U.S. Secretary of State Antony Blinken and senior trade officials are heading to Mexico on Monday for high-level economic talks aimed at repairing ties that have frayed over immigration and other issues.
“In addition to the High-Level Economic Dialogue, Secretary Blinken plans to meet with President (Andres Manuel) López Obrador and Foreign Secretary (Marcelo) Ebrard to discuss the bilateral economic relationship and other shared policy priorities such as irregular migration and stopping fentanyl smuggling,” said the State Department’s top official for Latin America, Brian Nichols, on Friday.
Secretary of Commerce Gina Raimondo and Deputy U.S. Trade Representative Jayme White are also in the U.S. delegation.
Mexico is consistently among the United States’ top three trading partners.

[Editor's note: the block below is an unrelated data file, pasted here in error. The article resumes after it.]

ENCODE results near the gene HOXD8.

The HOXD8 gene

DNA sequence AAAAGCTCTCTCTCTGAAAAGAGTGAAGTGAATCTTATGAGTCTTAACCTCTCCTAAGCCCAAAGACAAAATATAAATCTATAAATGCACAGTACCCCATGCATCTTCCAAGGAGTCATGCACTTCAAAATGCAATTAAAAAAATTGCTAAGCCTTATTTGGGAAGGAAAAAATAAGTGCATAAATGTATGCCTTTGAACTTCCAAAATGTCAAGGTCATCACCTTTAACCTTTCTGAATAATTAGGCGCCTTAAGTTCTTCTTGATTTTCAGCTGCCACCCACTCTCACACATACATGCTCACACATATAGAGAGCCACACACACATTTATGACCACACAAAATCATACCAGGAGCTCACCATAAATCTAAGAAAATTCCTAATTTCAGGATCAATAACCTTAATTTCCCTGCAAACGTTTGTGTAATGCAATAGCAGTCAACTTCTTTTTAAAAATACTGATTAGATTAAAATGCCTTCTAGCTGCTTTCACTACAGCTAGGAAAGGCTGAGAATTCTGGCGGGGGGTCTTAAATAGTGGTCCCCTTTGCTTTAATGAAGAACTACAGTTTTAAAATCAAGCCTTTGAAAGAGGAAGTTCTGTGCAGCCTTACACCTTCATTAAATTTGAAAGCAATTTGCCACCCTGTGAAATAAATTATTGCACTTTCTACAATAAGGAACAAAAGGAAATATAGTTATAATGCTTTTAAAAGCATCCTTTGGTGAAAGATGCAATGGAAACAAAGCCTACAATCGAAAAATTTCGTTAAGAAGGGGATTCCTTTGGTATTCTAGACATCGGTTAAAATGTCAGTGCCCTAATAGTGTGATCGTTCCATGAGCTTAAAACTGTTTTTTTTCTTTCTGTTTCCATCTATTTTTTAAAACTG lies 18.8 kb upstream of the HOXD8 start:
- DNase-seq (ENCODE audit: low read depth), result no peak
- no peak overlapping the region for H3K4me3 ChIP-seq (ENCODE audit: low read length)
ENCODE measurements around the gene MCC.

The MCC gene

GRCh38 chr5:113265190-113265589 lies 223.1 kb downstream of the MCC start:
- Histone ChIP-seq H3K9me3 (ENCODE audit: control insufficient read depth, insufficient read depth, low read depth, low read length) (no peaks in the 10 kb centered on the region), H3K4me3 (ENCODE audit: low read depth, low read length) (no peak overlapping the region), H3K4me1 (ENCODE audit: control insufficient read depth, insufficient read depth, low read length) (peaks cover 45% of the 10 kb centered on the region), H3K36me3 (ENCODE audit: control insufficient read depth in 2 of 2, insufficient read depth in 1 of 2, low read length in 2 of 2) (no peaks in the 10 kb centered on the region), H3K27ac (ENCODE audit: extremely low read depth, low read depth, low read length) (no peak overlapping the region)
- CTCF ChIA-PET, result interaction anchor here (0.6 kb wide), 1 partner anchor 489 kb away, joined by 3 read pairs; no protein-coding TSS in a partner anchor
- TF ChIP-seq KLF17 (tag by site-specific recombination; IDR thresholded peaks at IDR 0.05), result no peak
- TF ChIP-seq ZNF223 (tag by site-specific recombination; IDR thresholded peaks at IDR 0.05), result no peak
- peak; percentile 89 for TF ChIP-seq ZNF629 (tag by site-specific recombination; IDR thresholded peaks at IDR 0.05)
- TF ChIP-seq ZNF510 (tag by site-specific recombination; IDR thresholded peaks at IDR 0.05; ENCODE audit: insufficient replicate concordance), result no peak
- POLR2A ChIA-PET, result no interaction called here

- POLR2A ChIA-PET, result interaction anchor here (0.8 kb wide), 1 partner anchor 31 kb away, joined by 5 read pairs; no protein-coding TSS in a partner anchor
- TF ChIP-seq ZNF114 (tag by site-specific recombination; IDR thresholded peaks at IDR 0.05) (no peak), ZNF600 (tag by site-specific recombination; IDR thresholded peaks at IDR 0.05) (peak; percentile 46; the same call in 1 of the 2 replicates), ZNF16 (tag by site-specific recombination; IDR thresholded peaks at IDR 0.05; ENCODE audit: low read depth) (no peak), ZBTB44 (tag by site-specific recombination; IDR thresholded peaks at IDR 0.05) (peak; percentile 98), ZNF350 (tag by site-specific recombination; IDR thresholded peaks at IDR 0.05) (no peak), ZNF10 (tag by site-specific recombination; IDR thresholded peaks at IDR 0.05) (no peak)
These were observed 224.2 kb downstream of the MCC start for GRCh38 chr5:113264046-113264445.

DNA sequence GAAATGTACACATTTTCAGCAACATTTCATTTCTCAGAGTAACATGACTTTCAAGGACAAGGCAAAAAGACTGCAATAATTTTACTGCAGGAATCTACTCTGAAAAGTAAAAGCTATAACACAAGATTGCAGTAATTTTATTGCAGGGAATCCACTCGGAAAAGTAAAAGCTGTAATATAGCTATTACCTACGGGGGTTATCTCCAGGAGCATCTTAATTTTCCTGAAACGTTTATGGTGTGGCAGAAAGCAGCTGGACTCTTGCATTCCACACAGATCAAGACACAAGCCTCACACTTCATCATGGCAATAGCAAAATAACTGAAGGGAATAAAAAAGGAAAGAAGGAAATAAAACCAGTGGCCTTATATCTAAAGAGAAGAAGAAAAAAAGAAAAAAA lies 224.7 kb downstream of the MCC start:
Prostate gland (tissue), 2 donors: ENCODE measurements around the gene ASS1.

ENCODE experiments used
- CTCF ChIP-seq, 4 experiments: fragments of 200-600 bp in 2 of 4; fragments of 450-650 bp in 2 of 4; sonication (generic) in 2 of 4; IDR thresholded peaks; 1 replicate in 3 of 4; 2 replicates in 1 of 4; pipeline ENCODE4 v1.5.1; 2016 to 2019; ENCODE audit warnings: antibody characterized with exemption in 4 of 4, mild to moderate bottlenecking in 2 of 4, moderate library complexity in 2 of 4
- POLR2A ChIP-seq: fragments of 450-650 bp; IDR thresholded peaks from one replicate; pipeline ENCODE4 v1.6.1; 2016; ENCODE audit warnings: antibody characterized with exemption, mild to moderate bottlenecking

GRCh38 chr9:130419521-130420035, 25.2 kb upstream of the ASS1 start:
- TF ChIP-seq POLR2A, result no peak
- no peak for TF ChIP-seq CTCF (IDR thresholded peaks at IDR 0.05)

Before the coronavirus pandemic, Mexico was the U.S.’s second-largest export market in 2020.
Blinken’s meeting with Lopez Obrador in Mexico City comes two months after U.S. President Joe Biden met with the Mexican president at the White House, where Biden said the two neighbors need to rebuild relations.
In June, Lopez Obrador boycotted the Summit of the Americas hosted by the U.S. because the talks excluded leaders from Cuba, Nicaragua and Venezuela. The summit was aimed at promoting democracy and tackling issues including migration.
U.S. officials say the influx of illegal immigrants who cross the U.S.-Mexico border have created strains in the United States. In recent months, the state of Texas has sent thousands of migrants by bus to New York and Washington, saying the move was needed to relieve overwhelmed border communities.
The U.S. and Mexico are also at odds over energy policy. The United States has questioned the Mexican government’s support for its own state-controlled energy companies, saying it violates a trade pact and restricts American firms’ ability to compete in Mexico.
Mexican Foreign Minister Ebrard said energy policies are not on the agenda for Monday’s talks.